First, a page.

Armand Duplantis: the man who surpassed Sergey Bubka

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Armand Duplantis: the man who surpassed Sergey Bubka

What a new record for track-and-field: Swede Armand Duplantis set, by jumping 6.15 meters, the outdoor world record in pole vaulting. The 20-year-old champion, Swedish mother and American father, exceeded the limit at the Golden Gala-Pietro Mennea at the Olympic stadium in Rome, without the corwd.

Armand canceled the historic 6.14 outdoor set up on July 31, 1994 in Sestriere by the Ukrainian auction legend Sergey Bubka. Duplantis, nicknamed Mondo, had exceeded 6.18 meters indoors last February. He said: "Strange race, I found the pace in the last two jumps but I am delighted with this record," were his words.

On the occasion of the Golden Gala-Pietro Mennea in Rome, the Swede set the new outdoor pole vault world record: 6.15. After 26 years, the historic 6.14 established on July 31, 1994 in Sestriere by the Ukrainian Sergey Bubka has passed.

Armand Duplantis, the man who surpassed Sergey Bubka: the video

Meanwhile some weeks ago we told you how Mo Farah marked another amazing record. The 37-years-old Briton, already two-time Olympic champion and three-time world champion in both 5000 and 10000 meters, set the world hour record during the Diamond League stage in Brussels.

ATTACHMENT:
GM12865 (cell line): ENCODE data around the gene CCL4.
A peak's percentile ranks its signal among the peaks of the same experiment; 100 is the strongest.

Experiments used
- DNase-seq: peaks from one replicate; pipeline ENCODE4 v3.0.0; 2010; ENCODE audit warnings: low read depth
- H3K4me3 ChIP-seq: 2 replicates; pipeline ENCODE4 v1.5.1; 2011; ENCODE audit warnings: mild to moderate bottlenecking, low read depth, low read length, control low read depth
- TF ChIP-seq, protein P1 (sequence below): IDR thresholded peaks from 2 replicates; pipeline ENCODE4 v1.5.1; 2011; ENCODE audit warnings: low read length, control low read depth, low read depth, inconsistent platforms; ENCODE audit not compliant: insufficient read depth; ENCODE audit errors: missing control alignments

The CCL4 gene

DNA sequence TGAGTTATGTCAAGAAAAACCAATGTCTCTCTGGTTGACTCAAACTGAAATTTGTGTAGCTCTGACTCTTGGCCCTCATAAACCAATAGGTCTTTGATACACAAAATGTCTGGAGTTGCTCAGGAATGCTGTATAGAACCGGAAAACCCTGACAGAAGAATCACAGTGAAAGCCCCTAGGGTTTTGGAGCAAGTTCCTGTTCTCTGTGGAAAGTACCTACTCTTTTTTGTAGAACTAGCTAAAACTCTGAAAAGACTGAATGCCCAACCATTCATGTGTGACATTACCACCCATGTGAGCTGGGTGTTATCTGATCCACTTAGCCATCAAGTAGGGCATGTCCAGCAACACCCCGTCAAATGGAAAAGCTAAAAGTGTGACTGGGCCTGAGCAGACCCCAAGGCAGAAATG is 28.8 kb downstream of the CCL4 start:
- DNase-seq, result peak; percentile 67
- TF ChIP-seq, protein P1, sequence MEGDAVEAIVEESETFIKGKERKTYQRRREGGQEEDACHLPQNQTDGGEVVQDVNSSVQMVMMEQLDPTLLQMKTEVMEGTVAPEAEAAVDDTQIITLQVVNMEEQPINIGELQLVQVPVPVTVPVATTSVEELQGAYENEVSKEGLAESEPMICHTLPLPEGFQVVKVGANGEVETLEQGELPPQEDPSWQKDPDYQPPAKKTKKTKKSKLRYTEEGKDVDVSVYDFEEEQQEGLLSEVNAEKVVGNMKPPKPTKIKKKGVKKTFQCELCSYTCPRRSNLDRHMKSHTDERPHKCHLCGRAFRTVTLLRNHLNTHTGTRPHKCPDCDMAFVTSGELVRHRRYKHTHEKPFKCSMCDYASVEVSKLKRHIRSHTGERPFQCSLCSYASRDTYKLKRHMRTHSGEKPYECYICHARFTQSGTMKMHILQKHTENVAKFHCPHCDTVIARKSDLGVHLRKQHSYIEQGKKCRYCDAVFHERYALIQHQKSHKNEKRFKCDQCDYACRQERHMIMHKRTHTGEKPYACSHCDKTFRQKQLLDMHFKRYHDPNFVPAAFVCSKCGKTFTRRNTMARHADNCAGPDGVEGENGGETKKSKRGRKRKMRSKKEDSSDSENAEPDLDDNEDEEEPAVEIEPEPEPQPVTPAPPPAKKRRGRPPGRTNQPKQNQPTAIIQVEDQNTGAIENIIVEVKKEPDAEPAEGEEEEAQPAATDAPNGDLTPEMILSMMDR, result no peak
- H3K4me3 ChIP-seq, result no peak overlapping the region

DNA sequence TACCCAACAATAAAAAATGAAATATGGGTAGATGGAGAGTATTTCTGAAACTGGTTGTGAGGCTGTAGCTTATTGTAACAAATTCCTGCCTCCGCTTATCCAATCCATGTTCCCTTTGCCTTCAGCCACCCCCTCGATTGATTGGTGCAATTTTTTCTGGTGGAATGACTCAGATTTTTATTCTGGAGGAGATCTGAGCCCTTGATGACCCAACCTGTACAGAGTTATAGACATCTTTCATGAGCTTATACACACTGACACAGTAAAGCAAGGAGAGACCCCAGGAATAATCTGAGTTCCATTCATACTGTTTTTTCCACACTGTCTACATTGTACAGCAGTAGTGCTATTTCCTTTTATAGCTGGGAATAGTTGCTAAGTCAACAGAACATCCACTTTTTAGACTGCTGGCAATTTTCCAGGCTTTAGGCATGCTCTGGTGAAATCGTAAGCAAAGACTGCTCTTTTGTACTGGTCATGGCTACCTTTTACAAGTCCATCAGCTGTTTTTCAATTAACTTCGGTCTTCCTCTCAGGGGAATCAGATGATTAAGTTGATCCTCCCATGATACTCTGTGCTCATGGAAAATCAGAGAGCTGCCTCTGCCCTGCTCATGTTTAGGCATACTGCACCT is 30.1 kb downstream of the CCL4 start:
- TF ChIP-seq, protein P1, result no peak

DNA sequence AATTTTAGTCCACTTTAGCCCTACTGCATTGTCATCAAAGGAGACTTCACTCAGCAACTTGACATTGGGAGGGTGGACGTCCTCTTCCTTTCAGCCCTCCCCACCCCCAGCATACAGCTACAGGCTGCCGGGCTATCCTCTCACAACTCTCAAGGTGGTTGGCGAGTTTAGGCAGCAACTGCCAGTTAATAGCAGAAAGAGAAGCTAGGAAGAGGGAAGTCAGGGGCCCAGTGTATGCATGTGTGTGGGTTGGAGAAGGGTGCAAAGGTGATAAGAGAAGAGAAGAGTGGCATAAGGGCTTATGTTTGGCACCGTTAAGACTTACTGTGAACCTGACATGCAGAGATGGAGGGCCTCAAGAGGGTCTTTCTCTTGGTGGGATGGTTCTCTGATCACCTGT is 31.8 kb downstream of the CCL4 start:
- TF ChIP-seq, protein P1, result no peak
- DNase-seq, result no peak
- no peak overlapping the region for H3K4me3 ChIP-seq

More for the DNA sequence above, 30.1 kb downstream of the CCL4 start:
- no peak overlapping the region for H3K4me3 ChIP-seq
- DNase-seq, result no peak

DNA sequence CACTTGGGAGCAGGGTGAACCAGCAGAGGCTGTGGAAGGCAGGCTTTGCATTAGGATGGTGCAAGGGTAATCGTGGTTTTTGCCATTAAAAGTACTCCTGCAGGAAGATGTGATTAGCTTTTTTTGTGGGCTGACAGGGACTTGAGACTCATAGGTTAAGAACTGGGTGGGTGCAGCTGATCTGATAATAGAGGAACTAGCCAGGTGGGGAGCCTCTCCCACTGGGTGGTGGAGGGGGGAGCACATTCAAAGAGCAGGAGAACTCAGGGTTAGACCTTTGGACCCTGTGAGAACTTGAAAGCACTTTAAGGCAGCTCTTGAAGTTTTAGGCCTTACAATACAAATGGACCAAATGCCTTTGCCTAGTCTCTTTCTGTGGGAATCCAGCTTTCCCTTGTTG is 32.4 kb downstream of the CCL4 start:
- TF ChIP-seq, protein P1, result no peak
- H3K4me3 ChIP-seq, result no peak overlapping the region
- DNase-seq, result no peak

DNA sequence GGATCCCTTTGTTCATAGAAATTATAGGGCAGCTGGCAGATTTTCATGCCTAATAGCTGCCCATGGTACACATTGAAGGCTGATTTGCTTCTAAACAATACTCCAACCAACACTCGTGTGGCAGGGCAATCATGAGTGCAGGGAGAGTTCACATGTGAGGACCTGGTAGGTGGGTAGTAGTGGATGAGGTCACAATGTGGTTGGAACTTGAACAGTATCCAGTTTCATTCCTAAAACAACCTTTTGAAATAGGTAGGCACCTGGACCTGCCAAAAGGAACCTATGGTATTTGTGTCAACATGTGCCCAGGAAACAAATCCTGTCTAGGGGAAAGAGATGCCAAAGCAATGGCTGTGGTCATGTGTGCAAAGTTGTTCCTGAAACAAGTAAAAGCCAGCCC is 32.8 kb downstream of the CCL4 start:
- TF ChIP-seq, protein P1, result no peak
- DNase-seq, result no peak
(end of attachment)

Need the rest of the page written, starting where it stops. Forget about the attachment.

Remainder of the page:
Farah covered 21.330 km, improving the previous record (21.285 km) that Haile Gebrselassie had set in Ostrava in 2007. In the last meettin of Diamond League 2020, Luminosa Bogliolo won in 12 "88 the 100 obstacles of the Diamond League at the meeting in Stockholm, writing a historical page of Italian athletics.

In fact, it had never happened that an Italian won a race on the prestigious International Tour. On the track of the Olympic Stadium, with no crowd due to the global pandemic health measures, the 25-years-old preceded the Finnish Lotta Harala (13 "07) and the Danish Mette Graversgaard (13" 13).

Bogliolo won in 12.88. Katarina Johnson-Thompson only sixth in 13.94. Luminosa Bogliolo comments on her performance, saying: "I don't consider it a good race, I wanted to start much better. I knew I had to beat Harala, which is the Finnish that starts better.

among the four strongest. On the blocks I was convinced they gave us 'at the time' because the wait had been really long, they waited for a jump from the pole platform. And when the starter fired I didn't really accelerate.

Then from the first obstacle I decided to run as smoothly as possible. We have been working on it a lot in training lately, because sometimes I force too much. I didn't think a 12.88 would come out like that."